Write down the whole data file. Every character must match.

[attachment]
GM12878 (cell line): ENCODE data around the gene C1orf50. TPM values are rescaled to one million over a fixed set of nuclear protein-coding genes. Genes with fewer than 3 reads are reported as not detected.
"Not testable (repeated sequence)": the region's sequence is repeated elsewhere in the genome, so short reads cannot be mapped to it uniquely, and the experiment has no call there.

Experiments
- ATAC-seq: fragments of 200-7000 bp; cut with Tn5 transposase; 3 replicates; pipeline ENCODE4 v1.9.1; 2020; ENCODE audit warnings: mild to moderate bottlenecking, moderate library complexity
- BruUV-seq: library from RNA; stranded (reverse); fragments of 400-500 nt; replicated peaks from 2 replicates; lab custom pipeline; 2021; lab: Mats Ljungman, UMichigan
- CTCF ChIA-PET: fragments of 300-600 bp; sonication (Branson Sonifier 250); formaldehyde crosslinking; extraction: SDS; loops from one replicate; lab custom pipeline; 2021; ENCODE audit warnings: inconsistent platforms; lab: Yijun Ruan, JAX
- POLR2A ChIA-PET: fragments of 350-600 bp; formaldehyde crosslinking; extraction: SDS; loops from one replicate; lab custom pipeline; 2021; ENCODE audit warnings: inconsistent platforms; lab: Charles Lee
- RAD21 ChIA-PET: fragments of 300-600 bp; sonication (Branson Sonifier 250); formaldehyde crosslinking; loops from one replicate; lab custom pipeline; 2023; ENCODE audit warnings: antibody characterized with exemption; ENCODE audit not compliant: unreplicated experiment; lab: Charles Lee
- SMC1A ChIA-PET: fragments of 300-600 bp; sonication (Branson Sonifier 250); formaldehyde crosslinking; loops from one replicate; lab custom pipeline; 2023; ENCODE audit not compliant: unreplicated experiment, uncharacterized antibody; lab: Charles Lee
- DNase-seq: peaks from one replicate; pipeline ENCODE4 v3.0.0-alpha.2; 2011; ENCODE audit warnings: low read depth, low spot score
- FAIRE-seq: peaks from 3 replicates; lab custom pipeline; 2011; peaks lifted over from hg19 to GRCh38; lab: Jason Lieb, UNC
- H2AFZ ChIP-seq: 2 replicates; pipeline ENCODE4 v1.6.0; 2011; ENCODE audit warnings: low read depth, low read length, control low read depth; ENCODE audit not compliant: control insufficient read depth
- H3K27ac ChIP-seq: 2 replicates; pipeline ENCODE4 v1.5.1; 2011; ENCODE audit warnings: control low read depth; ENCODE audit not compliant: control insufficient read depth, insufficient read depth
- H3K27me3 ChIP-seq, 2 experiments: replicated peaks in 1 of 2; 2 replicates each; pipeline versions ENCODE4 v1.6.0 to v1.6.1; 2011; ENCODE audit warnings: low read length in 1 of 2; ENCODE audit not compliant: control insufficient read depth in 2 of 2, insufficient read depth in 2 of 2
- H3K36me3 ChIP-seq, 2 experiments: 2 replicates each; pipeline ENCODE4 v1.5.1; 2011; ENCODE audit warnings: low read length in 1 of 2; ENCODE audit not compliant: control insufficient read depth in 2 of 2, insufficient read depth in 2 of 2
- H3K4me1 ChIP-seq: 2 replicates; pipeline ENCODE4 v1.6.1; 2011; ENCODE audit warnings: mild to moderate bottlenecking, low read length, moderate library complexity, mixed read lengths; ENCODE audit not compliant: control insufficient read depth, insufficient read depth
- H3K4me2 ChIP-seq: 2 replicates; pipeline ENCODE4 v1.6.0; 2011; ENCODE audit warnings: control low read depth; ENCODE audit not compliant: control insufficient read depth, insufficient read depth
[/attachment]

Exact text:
GM12878 (cell line): ENCODE data around the gene C1orf50. TPM values are rescaled to one million over a fixed set of nuclear protein-coding genes. Genes with fewer than 3 reads are reported as not detected.
"Not testable (repeated sequence)": the region's sequence is repeated elsewhere in the genome, so short reads cannot be mapped to it uniquely, and the experiment has no call there.

Experiments
- ATAC-seq: fragments of 200-7000 bp; cut with Tn5 transposase; 3 replicates; pipeline ENCODE4 v1.9.1; 2020; ENCODE audit warnings: mild to moderate bottlenecking, moderate library complexity
- BruUV-seq: library from RNA; stranded (reverse); fragments of 400-500 nt; replicated peaks from 2 replicates; lab custom pipeline; 2021; lab: Mats Ljungman, UMichigan
- CTCF ChIA-PET: fragments of 300-600 bp; sonication (Branson Sonifier 250); formaldehyde crosslinking; extraction: SDS; loops from one replicate; lab custom pipeline; 2021; ENCODE audit warnings: inconsistent platforms; lab: Yijun Ruan, JAX
- POLR2A ChIA-PET: fragments of 350-600 bp; formaldehyde crosslinking; extraction: SDS; loops from one replicate; lab custom pipeline; 2021; ENCODE audit warnings: inconsistent platforms; lab: Charles Lee
- RAD21 ChIA-PET: fragments of 300-600 bp; sonication (Branson Sonifier 250); formaldehyde crosslinking; loops from one replicate; lab custom pipeline; 2023; ENCODE audit warnings: antibody characterized with exemption; ENCODE audit not compliant: unreplicated experiment; lab: Charles Lee
- SMC1A ChIA-PET: fragments of 300-600 bp; sonication (Branson Sonifier 250); formaldehyde crosslinking; loops from one replicate; lab custom pipeline; 2023; ENCODE audit not compliant: unreplicated experiment, uncharacterized antibody; lab: Charles Lee
- DNase-seq: peaks from one replicate; pipeline ENCODE4 v3.0.0-alpha.2; 2011; ENCODE audit warnings: low read depth, low spot score
- FAIRE-seq: peaks from 3 replicates; lab custom pipeline; 2011; peaks lifted over from hg19 to GRCh38; lab: Jason Lieb, UNC
- H2AFZ ChIP-seq: 2 replicates; pipeline ENCODE4 v1.6.0; 2011; ENCODE audit warnings: low read depth, low read length, control low read depth; ENCODE audit not compliant: control insufficient read depth
- H3K27ac ChIP-seq: 2 replicates; pipeline ENCODE4 v1.5.1; 2011; ENCODE audit warnings: control low read depth; ENCODE audit not compliant: control insufficient read depth, insufficient read depth
- H3K27me3 ChIP-seq, 2 experiments: replicated peaks in 1 of 2; 2 replicates each; pipeline versions ENCODE4 v1.6.0 to v1.6.1; 2011; ENCODE audit warnings: low read length in 1 of 2; ENCODE audit not compliant: control insufficient read depth in 2 of 2, insufficient read depth in 2 of 2
- H3K36me3 ChIP-seq, 2 experiments: 2 replicates each; pipeline ENCODE4 v1.5.1; 2011; ENCODE audit warnings: low read length in 1 of 2; ENCODE audit not compliant: control insufficient read depth in 2 of 2, insufficient read depth in 2 of 2
- H3K4me1 ChIP-seq: 2 replicates; pipeline ENCODE4 v1.6.1; 2011; ENCODE audit warnings: mild to moderate bottlenecking, low read length, moderate library complexity, mixed read lengths; ENCODE audit not compliant: control insufficient read depth, insufficient read depth
- H3K4me2 ChIP-seq: 2 replicates; pipeline ENCODE4 v1.6.0; 2011; ENCODE audit warnings: control low read depth; ENCODE audit not compliant: control insufficient read depth, insufficient read depth